Chicago Plan Commission backs downtown, Goose Island projects
The panel also approves other proposals that would create multifamily buildings amid debate about affordability levels.
The city of Chicago’s planning agency signed off Thursday on development that would bring to downtown four new high-rises representing a $700 million investment.
The Chicago Plan Commission also approved a five-tower project that could come over many years on Goose Island, long an industrial enclave.
The commission, plowing through an unusually long agenda that featured arguments about affordable housing, approved a two-tower proposal for a hotel and residences at 525 S. Wabash Ave. The buildings, to be connected by retail space including a food store, would replace a parking garage and a surface parking lot.
The agency, which reviews major zoning proposals before they get to the Chicago City Council, also backed two residential towers totaling 1,053 units at 601 W. Monroe St., currently a parking lot.
The Wabash project, across Ida B. Wells Parkway from the Auditorium Theatre, is a plan from Northfield’s Interforum Holdings. It calls for 777 residential units, and the developer plans to meet requirements for 78 affordable units as defined by city ordinance by providing them on-site.
For the Monroe towers, developer Pacific Reach Properties plans buildings of 47 and 40 stories. Their 105 affordable units include 26 on-site, with Pacific Reach providing money to build the rest at other locations. It has promised improvements to adjacent Heritage Green Park.
The Goose Island project is at its south end, at 901 N. Halsted St. The proposal from Onni Group calls for a maximum of 2,650 homes and 300 hotel rooms, with a projected investment of $1.3 billion over 20 years. The tallest building would be 691 feet, according to a developer presentation.
The site is now a maintenance center for Greyhound buses.
With commercial space, a park and a river walk, the “Halsted Pointe” project would have 530 residences deemed to be affordable under city ordinance. All of the affordable units would be built on-site.
Those projects, while substantial, were relatively uncontroversial. More public testimony, pro and con, came over another development that was approved, the redevelopment of the former Sears store in at the northeast corner of Irving Park Road and Cicero Avenue in Portage Park. The plan for 207 residences calls for 21 affordable units, only six of which would be built on-site.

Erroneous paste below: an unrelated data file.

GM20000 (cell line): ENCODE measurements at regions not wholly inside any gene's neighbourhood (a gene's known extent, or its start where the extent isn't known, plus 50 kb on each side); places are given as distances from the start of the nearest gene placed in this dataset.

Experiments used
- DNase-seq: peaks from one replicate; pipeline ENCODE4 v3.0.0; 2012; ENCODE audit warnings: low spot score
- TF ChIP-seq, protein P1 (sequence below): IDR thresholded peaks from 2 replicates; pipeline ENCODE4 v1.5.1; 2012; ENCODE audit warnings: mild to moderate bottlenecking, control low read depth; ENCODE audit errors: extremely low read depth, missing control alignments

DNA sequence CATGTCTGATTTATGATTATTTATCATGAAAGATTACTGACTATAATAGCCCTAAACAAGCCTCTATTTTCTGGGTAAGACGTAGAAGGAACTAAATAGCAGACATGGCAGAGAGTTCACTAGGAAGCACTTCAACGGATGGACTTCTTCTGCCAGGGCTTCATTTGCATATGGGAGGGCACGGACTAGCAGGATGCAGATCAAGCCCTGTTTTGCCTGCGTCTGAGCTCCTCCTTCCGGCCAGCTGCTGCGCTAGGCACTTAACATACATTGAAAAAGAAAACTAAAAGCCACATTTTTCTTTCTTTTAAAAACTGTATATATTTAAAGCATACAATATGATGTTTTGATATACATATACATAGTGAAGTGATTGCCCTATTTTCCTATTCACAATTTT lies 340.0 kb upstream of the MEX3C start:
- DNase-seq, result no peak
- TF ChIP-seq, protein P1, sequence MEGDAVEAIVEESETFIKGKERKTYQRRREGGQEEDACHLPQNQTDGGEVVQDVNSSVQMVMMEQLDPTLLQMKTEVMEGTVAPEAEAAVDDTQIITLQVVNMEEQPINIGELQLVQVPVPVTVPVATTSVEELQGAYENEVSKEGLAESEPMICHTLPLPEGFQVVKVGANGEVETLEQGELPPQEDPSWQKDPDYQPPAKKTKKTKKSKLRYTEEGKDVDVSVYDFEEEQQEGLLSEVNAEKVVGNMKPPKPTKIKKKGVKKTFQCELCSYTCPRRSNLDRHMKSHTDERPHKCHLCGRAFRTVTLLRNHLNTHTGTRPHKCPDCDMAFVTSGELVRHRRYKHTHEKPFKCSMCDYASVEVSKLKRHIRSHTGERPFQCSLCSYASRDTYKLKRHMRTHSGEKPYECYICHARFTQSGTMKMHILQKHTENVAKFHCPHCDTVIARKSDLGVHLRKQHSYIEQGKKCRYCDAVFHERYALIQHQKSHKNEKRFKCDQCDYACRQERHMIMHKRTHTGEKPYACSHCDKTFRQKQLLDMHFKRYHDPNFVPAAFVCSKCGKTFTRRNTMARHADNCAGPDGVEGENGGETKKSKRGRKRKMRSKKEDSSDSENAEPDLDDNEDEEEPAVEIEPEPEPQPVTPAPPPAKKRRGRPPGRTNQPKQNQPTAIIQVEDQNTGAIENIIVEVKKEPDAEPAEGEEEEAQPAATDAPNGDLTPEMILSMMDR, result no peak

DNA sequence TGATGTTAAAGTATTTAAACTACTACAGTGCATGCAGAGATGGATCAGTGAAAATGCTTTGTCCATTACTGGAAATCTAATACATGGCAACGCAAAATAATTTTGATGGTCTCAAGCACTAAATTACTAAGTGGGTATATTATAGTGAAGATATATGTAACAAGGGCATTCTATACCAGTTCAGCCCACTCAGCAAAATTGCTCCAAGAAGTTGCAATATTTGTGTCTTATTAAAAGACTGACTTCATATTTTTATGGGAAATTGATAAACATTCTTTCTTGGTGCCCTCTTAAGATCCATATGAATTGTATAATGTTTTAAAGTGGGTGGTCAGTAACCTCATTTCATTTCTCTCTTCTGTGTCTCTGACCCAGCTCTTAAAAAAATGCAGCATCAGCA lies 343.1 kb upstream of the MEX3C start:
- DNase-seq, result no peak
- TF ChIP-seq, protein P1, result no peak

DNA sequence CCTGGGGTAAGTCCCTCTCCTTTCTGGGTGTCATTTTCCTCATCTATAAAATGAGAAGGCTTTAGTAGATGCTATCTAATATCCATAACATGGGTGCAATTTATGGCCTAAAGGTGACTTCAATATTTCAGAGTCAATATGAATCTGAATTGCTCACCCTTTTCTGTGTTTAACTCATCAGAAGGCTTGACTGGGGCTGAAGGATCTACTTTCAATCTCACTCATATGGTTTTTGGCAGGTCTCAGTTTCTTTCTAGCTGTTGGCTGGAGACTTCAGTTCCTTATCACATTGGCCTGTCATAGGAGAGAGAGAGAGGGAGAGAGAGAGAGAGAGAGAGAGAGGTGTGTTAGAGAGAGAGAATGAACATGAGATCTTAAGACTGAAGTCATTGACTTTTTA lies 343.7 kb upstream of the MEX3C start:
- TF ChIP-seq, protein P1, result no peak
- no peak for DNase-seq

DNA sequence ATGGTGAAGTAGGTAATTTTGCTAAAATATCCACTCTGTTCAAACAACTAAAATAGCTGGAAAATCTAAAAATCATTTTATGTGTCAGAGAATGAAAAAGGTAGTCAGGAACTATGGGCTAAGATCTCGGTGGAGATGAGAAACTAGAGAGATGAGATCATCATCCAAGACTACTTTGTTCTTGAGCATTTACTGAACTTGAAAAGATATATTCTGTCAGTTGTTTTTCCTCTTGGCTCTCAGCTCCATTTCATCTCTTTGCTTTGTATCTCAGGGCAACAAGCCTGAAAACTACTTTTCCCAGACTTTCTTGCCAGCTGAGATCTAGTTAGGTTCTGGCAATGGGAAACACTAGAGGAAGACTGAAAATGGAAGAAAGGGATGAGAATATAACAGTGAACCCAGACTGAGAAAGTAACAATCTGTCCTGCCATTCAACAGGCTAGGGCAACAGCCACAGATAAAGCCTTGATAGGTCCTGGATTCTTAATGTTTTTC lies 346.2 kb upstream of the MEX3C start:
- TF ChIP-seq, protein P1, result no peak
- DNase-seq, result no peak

Advocates for more affordability told the commission the setaside was inadequate. But Portage Park’s alderman, Jim Gardiner (45th), said the project is needed to improve the shopping district. Demanding more from the property owner, Novak Construction, is irresponsible, Gardiner said. “Our community cannot afford to risk playing a high-stakes poker game in an attempt to perfect this development,” he said.
Critics of the project said Novak and Gardiner are rushing the project through to avoid more stringent affordability requirements when a new ordinance takes effect Oct. 1. Housing Commissioner Marisa Novara, while not opposing the project, said Novak would be required to provide 41 affordable units had the new ordinance taken effect.
Jake Paschen, Novak’s executive vice president, said his firm wanted to demolish the old Sears in favor of a one-story retail plaza. But the area wanted the building saved and the plan as presented makes the most economic sense, he said.
Affordability also was at issue when the commission discussed and approved a Glenstar Properties plan for a seven-story, 297-unit apartment building with 270 parking spaces at 8535 W. Higgins Road, near O’Hare Airport. Twenty percent of the units would be rated affordable to make the project appeal to airport or hotel workers.
In a break from usual practice, the panel approved the project despite opposition from the local alderman, Anthony Napolitano (41st). He said he was against the project because it was too dense for his ward of primarily single-family homes.
Most people in his ward are opposed to the project, Napolitano said. His stance means the project could prompt a showdown in the City Council over “aldermanic privilege,” council members’ longstanding control over zoning in their wards.